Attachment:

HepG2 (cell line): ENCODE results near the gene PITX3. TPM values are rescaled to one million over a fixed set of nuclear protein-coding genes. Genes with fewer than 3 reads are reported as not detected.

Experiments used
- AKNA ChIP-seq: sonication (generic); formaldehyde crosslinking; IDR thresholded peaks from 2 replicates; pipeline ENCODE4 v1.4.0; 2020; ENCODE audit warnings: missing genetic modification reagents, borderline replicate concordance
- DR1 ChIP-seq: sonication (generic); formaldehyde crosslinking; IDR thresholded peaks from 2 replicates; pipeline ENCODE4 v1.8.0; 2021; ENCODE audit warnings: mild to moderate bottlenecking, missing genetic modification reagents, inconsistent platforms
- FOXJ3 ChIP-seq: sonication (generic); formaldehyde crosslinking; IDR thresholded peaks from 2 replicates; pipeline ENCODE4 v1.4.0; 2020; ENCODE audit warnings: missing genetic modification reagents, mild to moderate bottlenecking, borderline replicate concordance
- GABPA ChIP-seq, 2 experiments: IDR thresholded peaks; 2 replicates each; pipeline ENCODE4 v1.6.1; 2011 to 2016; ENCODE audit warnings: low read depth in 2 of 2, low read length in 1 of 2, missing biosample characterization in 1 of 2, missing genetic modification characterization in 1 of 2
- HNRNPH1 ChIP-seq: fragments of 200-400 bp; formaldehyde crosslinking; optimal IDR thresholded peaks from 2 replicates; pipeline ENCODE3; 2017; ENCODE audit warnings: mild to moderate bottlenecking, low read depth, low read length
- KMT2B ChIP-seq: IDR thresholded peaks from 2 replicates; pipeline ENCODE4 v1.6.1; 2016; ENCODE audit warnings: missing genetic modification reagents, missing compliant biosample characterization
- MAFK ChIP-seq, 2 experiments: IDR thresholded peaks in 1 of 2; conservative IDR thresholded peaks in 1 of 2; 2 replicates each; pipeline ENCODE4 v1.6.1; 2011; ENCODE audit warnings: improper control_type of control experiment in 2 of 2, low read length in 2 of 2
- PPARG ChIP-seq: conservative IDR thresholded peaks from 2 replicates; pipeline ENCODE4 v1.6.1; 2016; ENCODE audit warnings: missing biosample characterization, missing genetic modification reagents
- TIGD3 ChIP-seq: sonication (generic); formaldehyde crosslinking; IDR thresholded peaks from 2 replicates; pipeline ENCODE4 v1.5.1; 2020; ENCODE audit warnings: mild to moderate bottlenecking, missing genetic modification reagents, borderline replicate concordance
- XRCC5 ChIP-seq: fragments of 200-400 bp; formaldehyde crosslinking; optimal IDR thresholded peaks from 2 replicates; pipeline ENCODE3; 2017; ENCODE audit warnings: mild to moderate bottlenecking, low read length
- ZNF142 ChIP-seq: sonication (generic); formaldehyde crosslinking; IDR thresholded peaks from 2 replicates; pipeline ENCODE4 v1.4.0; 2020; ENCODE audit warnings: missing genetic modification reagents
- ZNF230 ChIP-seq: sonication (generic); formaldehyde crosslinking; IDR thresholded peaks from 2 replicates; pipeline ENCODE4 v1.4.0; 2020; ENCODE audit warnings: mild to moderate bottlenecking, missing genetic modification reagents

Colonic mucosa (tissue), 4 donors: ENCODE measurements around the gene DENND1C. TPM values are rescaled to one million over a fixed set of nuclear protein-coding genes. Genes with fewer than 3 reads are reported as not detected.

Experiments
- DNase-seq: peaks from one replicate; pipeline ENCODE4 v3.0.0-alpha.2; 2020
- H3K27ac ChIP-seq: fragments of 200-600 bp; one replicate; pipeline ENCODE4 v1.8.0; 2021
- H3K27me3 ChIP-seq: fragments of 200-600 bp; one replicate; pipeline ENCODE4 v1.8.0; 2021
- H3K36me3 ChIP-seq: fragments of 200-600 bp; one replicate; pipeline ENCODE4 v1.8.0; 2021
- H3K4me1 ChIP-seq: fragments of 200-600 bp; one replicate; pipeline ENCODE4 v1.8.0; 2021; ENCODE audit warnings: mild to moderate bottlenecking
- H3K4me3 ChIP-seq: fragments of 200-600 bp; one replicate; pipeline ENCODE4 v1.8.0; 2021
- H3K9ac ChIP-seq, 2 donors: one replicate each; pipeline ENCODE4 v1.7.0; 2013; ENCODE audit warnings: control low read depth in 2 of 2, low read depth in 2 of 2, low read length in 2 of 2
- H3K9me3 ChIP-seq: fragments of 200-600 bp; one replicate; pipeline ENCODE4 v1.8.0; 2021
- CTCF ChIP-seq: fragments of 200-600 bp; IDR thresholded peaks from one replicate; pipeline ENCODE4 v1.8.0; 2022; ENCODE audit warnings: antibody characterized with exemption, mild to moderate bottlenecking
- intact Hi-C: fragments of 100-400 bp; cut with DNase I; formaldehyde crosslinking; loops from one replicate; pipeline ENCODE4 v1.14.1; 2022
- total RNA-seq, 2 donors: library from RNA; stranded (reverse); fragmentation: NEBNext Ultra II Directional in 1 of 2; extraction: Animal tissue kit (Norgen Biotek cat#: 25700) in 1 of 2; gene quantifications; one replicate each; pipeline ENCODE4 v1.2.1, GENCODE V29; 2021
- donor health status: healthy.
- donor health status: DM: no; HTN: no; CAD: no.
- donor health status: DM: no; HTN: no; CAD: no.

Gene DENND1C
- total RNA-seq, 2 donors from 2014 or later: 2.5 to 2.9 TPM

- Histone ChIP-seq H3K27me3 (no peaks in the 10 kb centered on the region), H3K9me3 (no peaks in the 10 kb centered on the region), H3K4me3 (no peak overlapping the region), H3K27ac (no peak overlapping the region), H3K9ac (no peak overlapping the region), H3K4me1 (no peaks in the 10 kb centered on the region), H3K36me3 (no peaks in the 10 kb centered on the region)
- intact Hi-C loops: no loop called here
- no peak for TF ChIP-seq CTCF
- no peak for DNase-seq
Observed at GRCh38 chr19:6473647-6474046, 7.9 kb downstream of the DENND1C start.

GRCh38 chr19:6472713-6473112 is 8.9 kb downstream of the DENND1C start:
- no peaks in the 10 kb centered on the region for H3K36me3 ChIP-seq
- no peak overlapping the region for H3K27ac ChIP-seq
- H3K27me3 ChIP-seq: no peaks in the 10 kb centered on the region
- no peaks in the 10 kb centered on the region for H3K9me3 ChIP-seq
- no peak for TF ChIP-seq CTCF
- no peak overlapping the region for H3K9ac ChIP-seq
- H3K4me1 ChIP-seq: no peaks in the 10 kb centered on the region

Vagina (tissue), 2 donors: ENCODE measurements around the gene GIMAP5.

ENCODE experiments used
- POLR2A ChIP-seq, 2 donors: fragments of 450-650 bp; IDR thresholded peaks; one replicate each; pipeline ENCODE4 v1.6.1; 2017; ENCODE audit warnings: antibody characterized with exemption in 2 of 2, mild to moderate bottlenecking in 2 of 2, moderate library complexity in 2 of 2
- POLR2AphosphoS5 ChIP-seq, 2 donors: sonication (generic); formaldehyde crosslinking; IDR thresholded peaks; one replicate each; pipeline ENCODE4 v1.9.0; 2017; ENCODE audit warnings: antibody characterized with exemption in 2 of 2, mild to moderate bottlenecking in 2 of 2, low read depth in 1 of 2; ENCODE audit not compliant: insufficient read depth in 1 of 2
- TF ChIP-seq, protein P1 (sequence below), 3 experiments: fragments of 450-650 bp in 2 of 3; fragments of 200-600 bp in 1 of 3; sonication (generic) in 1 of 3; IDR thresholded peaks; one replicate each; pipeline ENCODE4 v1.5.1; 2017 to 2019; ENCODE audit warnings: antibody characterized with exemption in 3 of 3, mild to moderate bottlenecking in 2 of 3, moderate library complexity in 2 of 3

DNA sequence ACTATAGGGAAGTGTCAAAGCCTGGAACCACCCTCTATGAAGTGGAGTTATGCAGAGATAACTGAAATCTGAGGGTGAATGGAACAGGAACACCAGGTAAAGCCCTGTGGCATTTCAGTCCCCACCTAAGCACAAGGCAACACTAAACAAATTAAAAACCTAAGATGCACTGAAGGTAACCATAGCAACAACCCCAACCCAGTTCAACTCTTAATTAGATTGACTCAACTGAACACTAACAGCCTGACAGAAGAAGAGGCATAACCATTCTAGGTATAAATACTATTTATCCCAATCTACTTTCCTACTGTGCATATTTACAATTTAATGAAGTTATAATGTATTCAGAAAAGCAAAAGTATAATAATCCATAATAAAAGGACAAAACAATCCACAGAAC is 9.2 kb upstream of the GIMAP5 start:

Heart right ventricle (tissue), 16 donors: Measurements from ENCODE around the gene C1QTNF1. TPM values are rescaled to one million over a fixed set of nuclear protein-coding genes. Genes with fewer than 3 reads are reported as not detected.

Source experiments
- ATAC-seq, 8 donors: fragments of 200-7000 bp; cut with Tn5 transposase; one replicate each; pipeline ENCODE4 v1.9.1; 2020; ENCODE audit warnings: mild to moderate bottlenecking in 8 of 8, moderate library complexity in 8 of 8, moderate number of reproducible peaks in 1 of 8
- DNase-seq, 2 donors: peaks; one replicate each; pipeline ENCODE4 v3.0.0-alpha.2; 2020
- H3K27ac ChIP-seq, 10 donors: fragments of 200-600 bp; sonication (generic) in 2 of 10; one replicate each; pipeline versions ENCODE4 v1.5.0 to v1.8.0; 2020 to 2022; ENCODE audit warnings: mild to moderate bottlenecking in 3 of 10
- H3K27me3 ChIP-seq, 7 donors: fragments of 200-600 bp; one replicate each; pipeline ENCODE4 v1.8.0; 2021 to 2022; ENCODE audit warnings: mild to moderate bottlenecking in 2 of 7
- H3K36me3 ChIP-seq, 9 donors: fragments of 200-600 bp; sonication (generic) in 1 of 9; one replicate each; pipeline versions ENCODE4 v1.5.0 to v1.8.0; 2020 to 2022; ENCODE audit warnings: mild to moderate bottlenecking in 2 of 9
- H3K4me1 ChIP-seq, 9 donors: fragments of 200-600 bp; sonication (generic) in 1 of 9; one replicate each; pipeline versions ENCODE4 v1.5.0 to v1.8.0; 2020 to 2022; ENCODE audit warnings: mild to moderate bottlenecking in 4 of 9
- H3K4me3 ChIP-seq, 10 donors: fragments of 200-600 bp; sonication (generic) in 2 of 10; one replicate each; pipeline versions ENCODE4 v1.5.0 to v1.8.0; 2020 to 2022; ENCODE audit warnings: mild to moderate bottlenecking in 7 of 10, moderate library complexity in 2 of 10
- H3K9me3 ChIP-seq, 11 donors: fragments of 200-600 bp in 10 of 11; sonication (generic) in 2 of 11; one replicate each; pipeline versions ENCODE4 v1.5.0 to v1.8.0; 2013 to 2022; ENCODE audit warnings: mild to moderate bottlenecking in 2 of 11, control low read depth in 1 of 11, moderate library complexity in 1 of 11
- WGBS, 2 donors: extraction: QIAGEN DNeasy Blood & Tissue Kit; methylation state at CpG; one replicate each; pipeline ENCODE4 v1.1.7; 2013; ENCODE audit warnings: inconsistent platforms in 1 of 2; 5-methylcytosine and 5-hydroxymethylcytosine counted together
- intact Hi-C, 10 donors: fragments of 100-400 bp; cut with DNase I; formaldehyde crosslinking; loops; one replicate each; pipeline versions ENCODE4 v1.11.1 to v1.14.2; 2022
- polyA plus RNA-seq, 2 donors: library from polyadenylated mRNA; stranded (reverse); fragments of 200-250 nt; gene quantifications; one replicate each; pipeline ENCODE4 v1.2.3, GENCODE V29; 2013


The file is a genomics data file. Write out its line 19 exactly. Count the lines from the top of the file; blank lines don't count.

- H3K27me3 ChIP-seq: fragments of 200-600 bp; one replicate; pipeline ENCODE4 v1.8.0; 2021